Ford Mustang Mach E, Ford's 2nd verstion of Mustang Mach E on a VW Platform
Jimmy Dinsmore's picture

The Second Version of Ford Mustang Mach E on a Volkswagen Platform

Between Ford's partnership with Volkswagen and the response and publicity from the Mustang Mach E launch, it seems the writing is on the wall that Ford will produce a second version of the Mustang Mach E. This one would be smaller and built on a Volkswagen platform. But would it bare the Mustang name and badge as well?
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Ford is doubling down on the Mustang Mach E and its future as part of its long-term business plan; that is, if rumors of a smaller Mach E become a reality. Several publications have speculated that an even smaller Mach E may already be in the works at the Blue Oval. A baby Mach E would make a lot of financial sense for the Ford Motor Company.

Ford Partners With Volkswagen
Earlier this summer, Ford announced a partnership with Volkswagen to use their new Modular Drive Matrix (aka MEB) platform to build future electric vehicles. This platform would give Ford versatility to build small SUVs and crossovers as both rear wheel and all-wheel drive vehicles with a variety of battery sizes. This gives Ford the ability to create mild PHEVs and all electric crossovers. The VW partnership hints at Ford making some kind of smaller Mustang Mach E.

Ford President and CEO, Jim Hackett said that despite Ford and Volkswagen being fierce competitors that a partnership with them also makes sense. “Unlocking the synergies across a range of areas allows us to showcase the power of our global alliance in this era of smart vehicles for a smart world,” Hackett said.

Red Ford Mustang Mach E

Will There Be An All-Electric Mustang?
We already know that Ford has considered creating an all-electric true Mustang (and by that I mean a two-door coupe rather than a crossover). This would certainly appeal to many of us who found it frustrating (to say the least) to drop the Mustang badge onto a crossover, essentially tarnishing the muscle-car heritage of America’s pony car.

I have written extensively about that and don’t want to keep beating a dead pony. But could this partnership with Volkswagen and the MEB platform indicate that Ford will actually use this to create some kind of electric pony car? That seems unlikely, at least on this Volkswagen platform.

There are major design problems that would keep a pony car from being built on the MEB platform while holding true to a Mustang look. The shorter wheelbase of the MEB platform plus the design of the cowl for vehicles on the MEB platform is not conducive to that of a Mustang. This would limit a Mustang-like stance and roofline.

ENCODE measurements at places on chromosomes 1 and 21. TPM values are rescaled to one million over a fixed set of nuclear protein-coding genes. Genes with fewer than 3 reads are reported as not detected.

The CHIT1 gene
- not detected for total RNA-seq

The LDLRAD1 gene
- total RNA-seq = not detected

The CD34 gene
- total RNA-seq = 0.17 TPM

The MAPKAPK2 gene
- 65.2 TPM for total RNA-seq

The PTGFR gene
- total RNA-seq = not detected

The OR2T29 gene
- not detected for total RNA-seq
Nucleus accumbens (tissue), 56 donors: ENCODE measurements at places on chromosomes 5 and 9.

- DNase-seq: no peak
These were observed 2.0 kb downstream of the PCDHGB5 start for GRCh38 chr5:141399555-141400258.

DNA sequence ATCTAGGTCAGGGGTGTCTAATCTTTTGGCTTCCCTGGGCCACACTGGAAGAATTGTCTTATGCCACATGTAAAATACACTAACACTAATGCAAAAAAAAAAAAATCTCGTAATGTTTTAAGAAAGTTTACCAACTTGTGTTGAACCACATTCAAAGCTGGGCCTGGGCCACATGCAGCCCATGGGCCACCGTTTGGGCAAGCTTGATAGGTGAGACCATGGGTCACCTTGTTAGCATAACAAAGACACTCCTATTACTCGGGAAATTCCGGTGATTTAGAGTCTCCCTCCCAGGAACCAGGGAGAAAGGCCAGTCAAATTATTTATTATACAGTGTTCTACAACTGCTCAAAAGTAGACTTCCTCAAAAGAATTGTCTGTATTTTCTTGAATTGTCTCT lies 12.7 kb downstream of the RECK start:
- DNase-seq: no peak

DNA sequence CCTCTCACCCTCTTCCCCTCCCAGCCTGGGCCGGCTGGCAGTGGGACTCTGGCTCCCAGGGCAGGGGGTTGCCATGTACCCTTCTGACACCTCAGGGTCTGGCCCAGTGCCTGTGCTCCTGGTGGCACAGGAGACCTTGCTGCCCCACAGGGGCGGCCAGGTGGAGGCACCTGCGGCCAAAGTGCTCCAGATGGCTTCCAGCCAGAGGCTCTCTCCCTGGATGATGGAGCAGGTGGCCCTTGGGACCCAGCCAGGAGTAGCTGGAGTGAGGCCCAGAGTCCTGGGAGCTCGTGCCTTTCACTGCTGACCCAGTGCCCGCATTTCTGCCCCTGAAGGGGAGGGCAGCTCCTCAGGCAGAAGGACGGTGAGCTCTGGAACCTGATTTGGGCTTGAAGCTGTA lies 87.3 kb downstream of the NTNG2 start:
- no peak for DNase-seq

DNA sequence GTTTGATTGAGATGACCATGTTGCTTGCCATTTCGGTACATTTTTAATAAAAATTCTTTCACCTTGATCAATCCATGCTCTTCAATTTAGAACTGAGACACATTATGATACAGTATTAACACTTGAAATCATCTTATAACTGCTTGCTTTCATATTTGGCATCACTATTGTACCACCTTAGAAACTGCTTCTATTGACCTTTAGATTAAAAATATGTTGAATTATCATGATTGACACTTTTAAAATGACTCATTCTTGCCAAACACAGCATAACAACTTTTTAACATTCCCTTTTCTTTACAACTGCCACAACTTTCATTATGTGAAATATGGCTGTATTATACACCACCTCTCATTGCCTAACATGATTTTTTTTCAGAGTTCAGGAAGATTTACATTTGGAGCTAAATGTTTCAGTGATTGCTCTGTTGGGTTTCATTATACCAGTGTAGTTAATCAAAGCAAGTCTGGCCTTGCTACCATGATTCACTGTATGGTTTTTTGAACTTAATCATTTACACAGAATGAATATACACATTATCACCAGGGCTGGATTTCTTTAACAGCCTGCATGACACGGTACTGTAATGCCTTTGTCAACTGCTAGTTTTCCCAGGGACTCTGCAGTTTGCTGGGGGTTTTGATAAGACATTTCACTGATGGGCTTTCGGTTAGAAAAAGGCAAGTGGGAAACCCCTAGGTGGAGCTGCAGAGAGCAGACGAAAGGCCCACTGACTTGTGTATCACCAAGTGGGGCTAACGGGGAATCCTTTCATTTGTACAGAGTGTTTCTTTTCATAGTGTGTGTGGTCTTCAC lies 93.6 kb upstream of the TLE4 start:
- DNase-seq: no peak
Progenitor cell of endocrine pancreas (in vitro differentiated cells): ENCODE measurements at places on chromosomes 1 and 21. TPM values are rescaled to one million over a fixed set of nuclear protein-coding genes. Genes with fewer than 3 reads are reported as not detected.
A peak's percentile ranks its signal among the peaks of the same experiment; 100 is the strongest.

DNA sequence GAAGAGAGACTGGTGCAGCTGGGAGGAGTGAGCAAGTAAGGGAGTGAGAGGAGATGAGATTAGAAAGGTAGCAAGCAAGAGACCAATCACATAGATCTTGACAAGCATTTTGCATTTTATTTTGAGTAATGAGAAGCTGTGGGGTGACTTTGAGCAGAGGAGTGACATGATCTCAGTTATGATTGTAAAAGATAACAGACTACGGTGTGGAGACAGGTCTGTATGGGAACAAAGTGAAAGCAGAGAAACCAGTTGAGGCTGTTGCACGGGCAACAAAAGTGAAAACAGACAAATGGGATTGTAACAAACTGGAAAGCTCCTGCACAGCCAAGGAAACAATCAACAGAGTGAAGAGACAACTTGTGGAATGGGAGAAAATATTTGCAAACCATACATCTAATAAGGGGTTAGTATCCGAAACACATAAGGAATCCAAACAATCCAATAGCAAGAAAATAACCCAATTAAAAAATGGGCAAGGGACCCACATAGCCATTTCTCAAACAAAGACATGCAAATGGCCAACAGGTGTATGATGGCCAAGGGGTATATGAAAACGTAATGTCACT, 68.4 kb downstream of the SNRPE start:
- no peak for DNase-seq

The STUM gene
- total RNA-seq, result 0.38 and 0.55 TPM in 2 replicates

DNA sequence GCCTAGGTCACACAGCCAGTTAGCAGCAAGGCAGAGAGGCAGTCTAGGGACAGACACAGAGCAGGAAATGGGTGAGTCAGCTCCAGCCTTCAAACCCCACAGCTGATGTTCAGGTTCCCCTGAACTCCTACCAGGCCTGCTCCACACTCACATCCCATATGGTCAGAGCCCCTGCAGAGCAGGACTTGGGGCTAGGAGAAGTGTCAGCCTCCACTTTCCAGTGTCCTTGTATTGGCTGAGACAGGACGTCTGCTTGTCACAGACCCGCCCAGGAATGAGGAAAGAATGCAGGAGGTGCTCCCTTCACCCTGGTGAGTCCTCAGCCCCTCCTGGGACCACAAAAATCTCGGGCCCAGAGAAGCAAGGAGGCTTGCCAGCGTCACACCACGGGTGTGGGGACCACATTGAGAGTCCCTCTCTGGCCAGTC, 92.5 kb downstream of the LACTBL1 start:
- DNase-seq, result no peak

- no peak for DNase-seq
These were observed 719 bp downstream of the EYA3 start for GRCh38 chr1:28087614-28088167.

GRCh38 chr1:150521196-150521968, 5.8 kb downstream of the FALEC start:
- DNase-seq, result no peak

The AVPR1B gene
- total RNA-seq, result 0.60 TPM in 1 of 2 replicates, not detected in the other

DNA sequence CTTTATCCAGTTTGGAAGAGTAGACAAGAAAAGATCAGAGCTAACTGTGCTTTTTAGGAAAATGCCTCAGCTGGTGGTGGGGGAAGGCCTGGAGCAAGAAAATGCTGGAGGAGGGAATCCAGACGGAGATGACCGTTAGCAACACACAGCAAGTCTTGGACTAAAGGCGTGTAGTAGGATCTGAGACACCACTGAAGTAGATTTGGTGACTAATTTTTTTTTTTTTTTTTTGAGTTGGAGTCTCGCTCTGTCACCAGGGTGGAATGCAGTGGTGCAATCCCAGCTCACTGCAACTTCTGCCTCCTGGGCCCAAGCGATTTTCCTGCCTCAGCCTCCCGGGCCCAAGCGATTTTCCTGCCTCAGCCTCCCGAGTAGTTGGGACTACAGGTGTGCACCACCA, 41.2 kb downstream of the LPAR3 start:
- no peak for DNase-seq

So it seems more and more likely that Ford would modify the Mach E as part of this platform and less likely that it would be a true Mustang. A smaller, sub-compact crossover type of vehicle would work. But would Ford be so audacious as to continue using the Mustang name at all on such a vehicle?

Such a move may help Ford sell a few more vehicles, but it will likely be the death knell of the Mustang as we know it. All of this is merely speculation at this point. Ford will most certainly do something with the VW MEB platform. That only makes good financial sense.

For years I have thought Ford and VW made great business partners. But Ford should proceed very carefully with these next steps. I do believe this speculation will come to fruition if the Mustang Mach E sells well. Could a baby Mach E fill more of a market void? A small EV crossover with range exceeding 300 miles and more than 300 horsepower and all-wheel drive? That in theory sounds appealing to me. But please, don’t call it a Mustang!

Update: Ford Mustang Mach-E is sold out.

Jimmy Dinsmore has been an automotive journalist for more than a decade and been a writer since the high school. His Driver’s Side column features new car reviews and runs in several newspapers throughout the country. In addition to being a nationally syndicated automotive columnist, Jimmy has been published in a compilation book about children growing up with disabilities, where he shared his own very personal experience. He is also co-author of the book “Mustang by Design” and “Ford Trucks: A Unique Look at the Technical History of America’s Most Popular Truck”. Also, Jimmy works in the social media marketing world for a Canadian automotive training aid manufacturing company. Follow Jimmy on Facebook, Twitter and LinkedIn.


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Comments

It is definitely interesting news that Ford could use the MEB platform to build a less expensive BEV. I also agree that whatever kind of crossover it is, it shouldn't be called a Mustang. Trying to scrunch the Mustang's styling elements into a smaller CUV form factor would do no justice to the Mustang name, and probably be an embarrassing product. Fitting the MEB chassis to the Escape, or Lincoln CUV models could potentially work, or otherwise adding the general Ford or Lincoln design elements to the resulting CUV should look fine. VW has immense resources, and huge production facilities to offer the MEB chassis at a price that Ford could not compete domestically against. So the result would be more affordable Ford BEVs that wouldn't have Chinese tariffs, and VW could extend the R&D and manufacturing costs of the MEB platform by selling many thousands of them to Ford, and perhaps other automakers around the world.